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How Shared Computing Works

        Tech | CPU

Shared Computing Architecture

Unlike grid computing systems -- which in theory can have as many network interface points as there are users -- a shared computing system usually only has a few points of control. That's because most shared computing systems have specific purposes and aren't general utilities.

It's useful to imagine a typical shared computing system as having a front end and a back end. On the front end are all the computers that are volunteering CPU resources to the project. On the back end are the computers and servers that manage the overall project, divide the main task into smaller chunks, communicate with the computers on the front end and store the information the front end computers send after completing an analysis.

In general, the job of dividing up the computational problem into smaller chunks falls to a program on a back end computer, usually a server. This computer uses specific software to divide up the task into smaller pieces that are easier for an average computer system to manage. When contacted by the companion software installed on a front end computer, the server will send data over the network for analysis. Upon receiving a completed analysis job, the server will direct the data to an appropriate database.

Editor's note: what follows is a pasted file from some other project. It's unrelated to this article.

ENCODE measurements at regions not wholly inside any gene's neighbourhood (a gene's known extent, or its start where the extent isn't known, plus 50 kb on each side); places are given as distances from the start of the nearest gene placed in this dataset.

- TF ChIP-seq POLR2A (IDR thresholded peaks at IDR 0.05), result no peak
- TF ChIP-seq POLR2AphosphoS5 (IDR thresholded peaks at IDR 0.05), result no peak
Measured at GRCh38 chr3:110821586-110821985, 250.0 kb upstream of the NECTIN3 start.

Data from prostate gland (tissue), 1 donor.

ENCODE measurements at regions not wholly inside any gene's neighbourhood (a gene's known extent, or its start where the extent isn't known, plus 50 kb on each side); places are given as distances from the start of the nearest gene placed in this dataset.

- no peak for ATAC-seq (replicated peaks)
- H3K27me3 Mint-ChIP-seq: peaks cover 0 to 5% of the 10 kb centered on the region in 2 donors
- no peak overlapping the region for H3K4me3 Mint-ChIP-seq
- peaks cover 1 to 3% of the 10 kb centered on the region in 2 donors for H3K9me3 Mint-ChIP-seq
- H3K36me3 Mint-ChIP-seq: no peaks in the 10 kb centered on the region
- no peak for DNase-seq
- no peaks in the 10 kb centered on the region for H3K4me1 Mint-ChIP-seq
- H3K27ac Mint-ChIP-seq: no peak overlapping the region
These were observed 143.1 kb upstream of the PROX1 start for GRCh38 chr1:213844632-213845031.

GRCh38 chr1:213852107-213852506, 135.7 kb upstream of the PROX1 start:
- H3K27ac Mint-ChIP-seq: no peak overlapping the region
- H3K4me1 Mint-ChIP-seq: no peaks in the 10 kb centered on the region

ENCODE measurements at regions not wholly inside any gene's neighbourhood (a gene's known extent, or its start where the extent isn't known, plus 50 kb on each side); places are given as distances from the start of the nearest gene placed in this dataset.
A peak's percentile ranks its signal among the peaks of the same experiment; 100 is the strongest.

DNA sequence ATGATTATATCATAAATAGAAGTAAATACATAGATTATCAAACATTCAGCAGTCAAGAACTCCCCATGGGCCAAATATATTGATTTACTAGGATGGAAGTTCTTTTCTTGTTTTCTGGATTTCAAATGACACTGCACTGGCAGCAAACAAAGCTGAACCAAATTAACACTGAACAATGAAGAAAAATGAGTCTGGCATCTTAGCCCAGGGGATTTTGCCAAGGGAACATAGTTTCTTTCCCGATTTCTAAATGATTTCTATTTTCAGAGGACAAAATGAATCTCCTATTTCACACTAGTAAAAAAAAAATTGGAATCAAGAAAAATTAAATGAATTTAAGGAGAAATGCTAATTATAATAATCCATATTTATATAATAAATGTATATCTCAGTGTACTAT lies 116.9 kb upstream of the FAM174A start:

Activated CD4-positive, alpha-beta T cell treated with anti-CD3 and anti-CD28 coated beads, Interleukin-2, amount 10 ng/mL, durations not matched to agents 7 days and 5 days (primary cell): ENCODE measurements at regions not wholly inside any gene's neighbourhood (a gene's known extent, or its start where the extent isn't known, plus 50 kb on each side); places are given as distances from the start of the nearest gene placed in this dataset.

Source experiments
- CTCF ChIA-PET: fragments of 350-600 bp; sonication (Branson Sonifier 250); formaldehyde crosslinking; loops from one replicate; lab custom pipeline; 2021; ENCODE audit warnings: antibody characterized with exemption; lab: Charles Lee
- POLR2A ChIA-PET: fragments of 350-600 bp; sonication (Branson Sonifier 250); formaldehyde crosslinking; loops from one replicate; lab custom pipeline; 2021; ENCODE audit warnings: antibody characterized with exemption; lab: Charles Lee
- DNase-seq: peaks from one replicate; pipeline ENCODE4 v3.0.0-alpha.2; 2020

The system's administrators will usually use another computer to piece completed analyses together. The end goal is to come to a solution of a very large problem by solving it in tiny bits. In many cases, the system's administrators will publish the results so that others can benefit from the information.

If this architecture description seems a little vague, it's because there's no single way to create and administer a shared computing system. Each system has its own unique software and architecture. In most cases, a programmer customizes the software for the specific system's goals. While two different shared computer systems might work the same way in general, once you dig down into details, they can look very different.

What are some shared computing applications, and why do they need specialized software? Find out in the next section.